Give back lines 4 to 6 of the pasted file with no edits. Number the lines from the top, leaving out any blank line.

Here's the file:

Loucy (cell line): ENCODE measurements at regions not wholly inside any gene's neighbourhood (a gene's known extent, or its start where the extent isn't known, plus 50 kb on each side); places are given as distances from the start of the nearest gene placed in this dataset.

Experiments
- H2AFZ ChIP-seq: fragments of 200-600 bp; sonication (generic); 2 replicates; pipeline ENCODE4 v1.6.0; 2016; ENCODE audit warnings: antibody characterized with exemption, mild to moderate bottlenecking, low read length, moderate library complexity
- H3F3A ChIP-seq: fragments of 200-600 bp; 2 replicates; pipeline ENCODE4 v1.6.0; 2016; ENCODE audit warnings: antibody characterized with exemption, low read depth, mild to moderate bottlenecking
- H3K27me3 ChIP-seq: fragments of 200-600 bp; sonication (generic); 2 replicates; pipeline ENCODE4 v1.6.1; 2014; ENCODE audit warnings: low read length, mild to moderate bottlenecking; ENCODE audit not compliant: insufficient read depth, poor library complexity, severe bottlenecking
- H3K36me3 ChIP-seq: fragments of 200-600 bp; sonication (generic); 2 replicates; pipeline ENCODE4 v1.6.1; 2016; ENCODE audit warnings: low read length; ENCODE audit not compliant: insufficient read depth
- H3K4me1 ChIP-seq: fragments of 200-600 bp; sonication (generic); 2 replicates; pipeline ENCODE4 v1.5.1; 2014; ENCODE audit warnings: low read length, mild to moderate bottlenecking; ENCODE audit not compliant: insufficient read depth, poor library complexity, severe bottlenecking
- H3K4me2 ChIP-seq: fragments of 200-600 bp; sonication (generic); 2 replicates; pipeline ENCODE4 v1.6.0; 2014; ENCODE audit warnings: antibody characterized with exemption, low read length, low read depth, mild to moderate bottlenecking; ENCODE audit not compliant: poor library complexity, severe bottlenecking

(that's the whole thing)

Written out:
- H3F3A ChIP-seq: fragments of 200-600 bp; 2 replicates; pipeline ENCODE4 v1.6.0; 2016; ENCODE audit warnings: antibody characterized with exemption, low read depth, mild to moderate bottlenecking
- H3K27me3 ChIP-seq: fragments of 200-600 bp; sonication (generic); 2 replicates; pipeline ENCODE4 v1.6.1; 2014; ENCODE audit warnings: low read length, mild to moderate bottlenecking; ENCODE audit not compliant: insufficient read depth, poor library complexity, severe bottlenecking
- H3K36me3 ChIP-seq: fragments of 200-600 bp; sonication (generic); 2 replicates; pipeline ENCODE4 v1.6.1; 2016; ENCODE audit warnings: low read length; ENCODE audit not compliant: insufficient read depth